• WomenintheNHS

Caroline Rennalls, Head of Resilience Management, Sandwell and West Birmingham Hospital Trust

The need for stronger discrimination strategies and a real review about recruitment, retention and the development of BAME staff

As she was growing up, Caroline Rennalls used to wait outside the hospital where her mum worked as an auxiliary nurse: “I always liked the fact that she finished her day and felt like she’d made a difference. For her it was that direct patient care, the washing, the dressing, the feeding. I said during my first job interview, I want to make a difference.”


An adopted child of Jamaican parents who emigrated to the UK, Caroline also longed to work as part of a team. “That was quite important because I’m an only child, I come from a small family,” she explains. “Both these things are what drew me to the NHS initially.”

Following in her mum’s footsteps, Caroline trained as a nurse and later secured an MBA which laid the foundations to her becoming Head of Resilience Management and Operations.


She acknowledges missing direct contact with patients but sees her current role as a way to make a bigger difference: “I missed the fact that patients didn't know my name. But I quickly understood that my actions can affect more people in a different way. If I can change systems or improve processes, I'm actually affecting more people.”


"People need to understand that it isn’t up to people of colour to sort out racism in the NHS"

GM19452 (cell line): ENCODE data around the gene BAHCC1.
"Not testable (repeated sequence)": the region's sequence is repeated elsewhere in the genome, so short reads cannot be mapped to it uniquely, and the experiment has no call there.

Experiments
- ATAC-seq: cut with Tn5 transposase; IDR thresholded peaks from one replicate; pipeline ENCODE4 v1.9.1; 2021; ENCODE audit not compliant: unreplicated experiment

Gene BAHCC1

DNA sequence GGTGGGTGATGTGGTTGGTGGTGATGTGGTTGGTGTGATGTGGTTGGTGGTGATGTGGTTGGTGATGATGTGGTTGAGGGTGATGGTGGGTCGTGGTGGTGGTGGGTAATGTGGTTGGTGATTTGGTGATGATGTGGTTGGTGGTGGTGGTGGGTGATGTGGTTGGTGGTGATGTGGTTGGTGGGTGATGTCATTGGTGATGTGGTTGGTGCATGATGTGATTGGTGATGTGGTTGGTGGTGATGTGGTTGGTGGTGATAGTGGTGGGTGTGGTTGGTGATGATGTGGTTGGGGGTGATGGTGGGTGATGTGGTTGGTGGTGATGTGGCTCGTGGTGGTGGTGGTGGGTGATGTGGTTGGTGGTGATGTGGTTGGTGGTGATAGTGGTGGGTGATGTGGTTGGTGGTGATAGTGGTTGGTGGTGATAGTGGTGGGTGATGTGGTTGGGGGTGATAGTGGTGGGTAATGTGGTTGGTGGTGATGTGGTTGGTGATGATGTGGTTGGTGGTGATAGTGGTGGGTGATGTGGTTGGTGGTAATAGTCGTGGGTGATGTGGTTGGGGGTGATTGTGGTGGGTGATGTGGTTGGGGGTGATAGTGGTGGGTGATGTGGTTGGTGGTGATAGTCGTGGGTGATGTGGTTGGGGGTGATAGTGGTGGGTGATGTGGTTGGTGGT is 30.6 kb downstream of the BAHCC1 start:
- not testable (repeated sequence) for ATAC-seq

The difference Caroline wants to make, however, goes beyond improving patient pathways in hospital. Ironically, it hinges on the recognition that she herself shouldn’t be responsible for making this difference: “People need to understand that it isn’t up to people of colour to sort out racism in the NHS, which I think seems to have been the approach historically.”


At the age of fifty-five, she does want to make a difference for the sake of her own daughters, who are also contemplating careers in the NHS, training to be a therapist and neuropsychologist respectively. She says: “I'd like to see that, in their careers, my daughters are credited for their skill and ability, and I'd like to see the NHS acknowledge that it needs to make changes and implement stronger strategies for discrimination.”


Caroline identifies with the case of Mary Seacole (1805-1881), a British-Jamaican healer and female doctor who nursed wounded soldiers on the battlefield in the Crimean War. Although Mary Seacole was arguably the first nurse practitioner in the UK, most people have never heard of her. Instead, it is Florence Nightingale who is credited solely with being the pioneer of modern nursing.


"[It] feels like I am being gas lighted at times"

Accrediting people with the ideas they have is another change that Caroline wants to see. She talks of her personal experience: “I will come up with an idea and then have it presented to me as someone else’s idea, which feels like I am being gas lighted at times.


‘’I tend to get called an angry black woman. Not by everybody. And I have to correct them and say, ‘my assertiveness is not anger; you expect me to be passive. I am capable and competent, and that's difficult for you.’ It's about perception and as I've got older, I've been more vocal about it. I don't accept it.”


Caroline highlights the need for “a real review about recruitment, retention and the development of BAME staff.” She adds: “I'd also like to see that all recruiting managers acknowledge their intrinsic biases, and understand how they need to change their structures and their policies.


"There is a big conversation happening in the NHS at the moment about what to do and how to improve it"

“There is a big conversation happening in the NHS at the moment about what to do and how to improve it. But the outcome of that big conversation has not yet been published. That's a work in progress.”



 

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Genevieve Shaw, Editor

g.shaw@womeninthenhs.co.uk